One of the main aims of the software suite for hydrogen and fuel cell systems, in addition to the engineering tools made available, is the creation of a state-of-the-art and freely available CFD modelling software suite for hydrogen safety science and engineering. Included in this suite will be a number of physical models, which will be made available through the utilization of the OpenFOAM CFD toolbox produced by OpenCFD Ltd at ESI group. These CFD models are based on the original OpenFOAM solvers, with some modifications made to the original source code in order to tailor them specifically to hydrogen and the scenarios under investigation.
The models implemented are the high pressure hydrogen release and dispersion model and the multi-phenomena deflagration model, both of which were developed at Ulster. Contained within Section 1.6are details of the high pressure hydrogen release and dispersion model.
The following section (Section 1.1) provides a very brief introduction to OpenFOAM and how the program can be used.
1.1 Introduction to OpenFOAM
As the models are based on the OpenFOAM CFD toolbox this section contains a brief introduction to OpenFOAM as well as a general overview of its structure.
OpenFOAM is a free, open source CFD software package and has an extensive range of features to solve anything from complex fluid flows involving chemical reactions, turbulence and heat transfer, to solid dynamics and electromagnetics. If offers the user complete freedom to customize and extend its existing functionality. It includes over 80 solver applications that can simulate specific problems in engineering mechanics and over 170 utility applications that perform pre- and post-processing tasks. It can be installed on Linux operating systems including ‘Ubuntu’, ‘SuSe’ and ‘Red Hat Enterprise’.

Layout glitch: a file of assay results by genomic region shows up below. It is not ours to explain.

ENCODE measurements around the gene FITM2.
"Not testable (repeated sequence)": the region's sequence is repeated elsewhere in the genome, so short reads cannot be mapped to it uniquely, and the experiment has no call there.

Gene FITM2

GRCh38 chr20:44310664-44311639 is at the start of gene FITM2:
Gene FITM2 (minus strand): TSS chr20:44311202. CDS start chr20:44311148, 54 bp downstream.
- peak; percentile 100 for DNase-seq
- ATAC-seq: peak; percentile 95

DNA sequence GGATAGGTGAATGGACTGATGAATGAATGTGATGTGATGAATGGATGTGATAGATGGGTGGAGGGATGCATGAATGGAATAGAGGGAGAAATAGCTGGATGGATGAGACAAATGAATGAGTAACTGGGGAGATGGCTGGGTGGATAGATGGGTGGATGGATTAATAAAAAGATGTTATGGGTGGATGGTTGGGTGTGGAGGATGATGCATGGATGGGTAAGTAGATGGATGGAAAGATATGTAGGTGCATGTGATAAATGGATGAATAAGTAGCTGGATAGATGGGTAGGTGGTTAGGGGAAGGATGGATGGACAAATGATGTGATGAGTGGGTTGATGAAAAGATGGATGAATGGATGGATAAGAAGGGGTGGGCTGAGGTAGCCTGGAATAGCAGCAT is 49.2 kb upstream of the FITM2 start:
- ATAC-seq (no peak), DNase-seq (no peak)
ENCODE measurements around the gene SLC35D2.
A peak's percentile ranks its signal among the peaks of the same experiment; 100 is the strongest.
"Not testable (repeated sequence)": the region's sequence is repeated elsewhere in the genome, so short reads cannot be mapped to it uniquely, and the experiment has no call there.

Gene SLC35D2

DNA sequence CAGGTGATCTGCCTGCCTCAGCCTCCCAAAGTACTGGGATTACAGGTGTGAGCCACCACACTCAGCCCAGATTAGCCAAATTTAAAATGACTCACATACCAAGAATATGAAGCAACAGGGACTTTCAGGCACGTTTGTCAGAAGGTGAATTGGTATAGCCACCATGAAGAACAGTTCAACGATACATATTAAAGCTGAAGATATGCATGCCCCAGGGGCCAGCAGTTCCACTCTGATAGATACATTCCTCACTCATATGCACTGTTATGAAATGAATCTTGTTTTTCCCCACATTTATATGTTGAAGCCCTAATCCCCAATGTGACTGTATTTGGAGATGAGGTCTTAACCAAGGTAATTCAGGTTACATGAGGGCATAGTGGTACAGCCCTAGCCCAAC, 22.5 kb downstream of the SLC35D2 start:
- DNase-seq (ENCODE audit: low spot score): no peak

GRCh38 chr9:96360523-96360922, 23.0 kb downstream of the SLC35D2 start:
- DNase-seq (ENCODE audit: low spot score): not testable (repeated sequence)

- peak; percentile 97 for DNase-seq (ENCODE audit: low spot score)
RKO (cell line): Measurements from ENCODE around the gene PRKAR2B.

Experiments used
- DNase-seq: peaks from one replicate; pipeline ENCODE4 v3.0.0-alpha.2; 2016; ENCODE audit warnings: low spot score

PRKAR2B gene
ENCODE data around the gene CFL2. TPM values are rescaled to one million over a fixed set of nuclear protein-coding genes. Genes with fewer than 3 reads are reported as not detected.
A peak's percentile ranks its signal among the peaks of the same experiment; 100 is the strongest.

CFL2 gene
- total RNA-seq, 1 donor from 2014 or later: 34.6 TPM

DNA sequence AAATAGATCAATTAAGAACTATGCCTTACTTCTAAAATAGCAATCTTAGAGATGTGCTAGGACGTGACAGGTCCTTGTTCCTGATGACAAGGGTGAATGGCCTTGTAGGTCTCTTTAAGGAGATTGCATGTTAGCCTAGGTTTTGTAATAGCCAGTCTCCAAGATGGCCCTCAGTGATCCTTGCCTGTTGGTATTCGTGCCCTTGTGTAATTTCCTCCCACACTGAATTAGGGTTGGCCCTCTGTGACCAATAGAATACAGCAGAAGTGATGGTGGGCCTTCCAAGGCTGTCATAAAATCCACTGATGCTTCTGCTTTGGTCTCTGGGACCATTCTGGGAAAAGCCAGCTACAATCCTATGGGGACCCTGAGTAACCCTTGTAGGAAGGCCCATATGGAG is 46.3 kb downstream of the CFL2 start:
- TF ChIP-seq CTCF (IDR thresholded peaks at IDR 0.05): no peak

Installation instructions can be found on the OpenFOAM website, www.openfoam.org.
FOAM is short for ‘Field Operation and Manipulation’. At its core is a flexible set of C++ written modules which are used to build solvers and simulate specific problems. It contains numerous pre-configured solvers, utilities and libraries meaning it can be used, initially, as any other typical simulation package. However as OpenFOAM is open, in terms of its design, structure and source code, the solvers, utilities and libraries are fully customisable. It employs finite volume numeric to solve systems of partial differential equations on any structured or unstructured mesh. The fluid flow solvers are developed within an implicit, pressure-velocity, iterative solution framework. Domain decomposition parallelism is fundamental to the design of OpenFOAM meaning there is no need for any parallel specific coding. The overall structure of OpenFOAM is shown in Figure 1.
Figure 1 – Overview of OpenFOAM structure 
1.1.1 Basic case setup
Using OpenFOAM all boundary conditions, mesh and case setup are implemented using text files in a specific folder structure. This folder structure is summarised in Figure 2. An example case, such as a steady-state incompressible turbulence model, would require the following setup (this description was obtained from Andersen and Nielson, 2008):
Figure 2 – Overview of OpenFOAM structure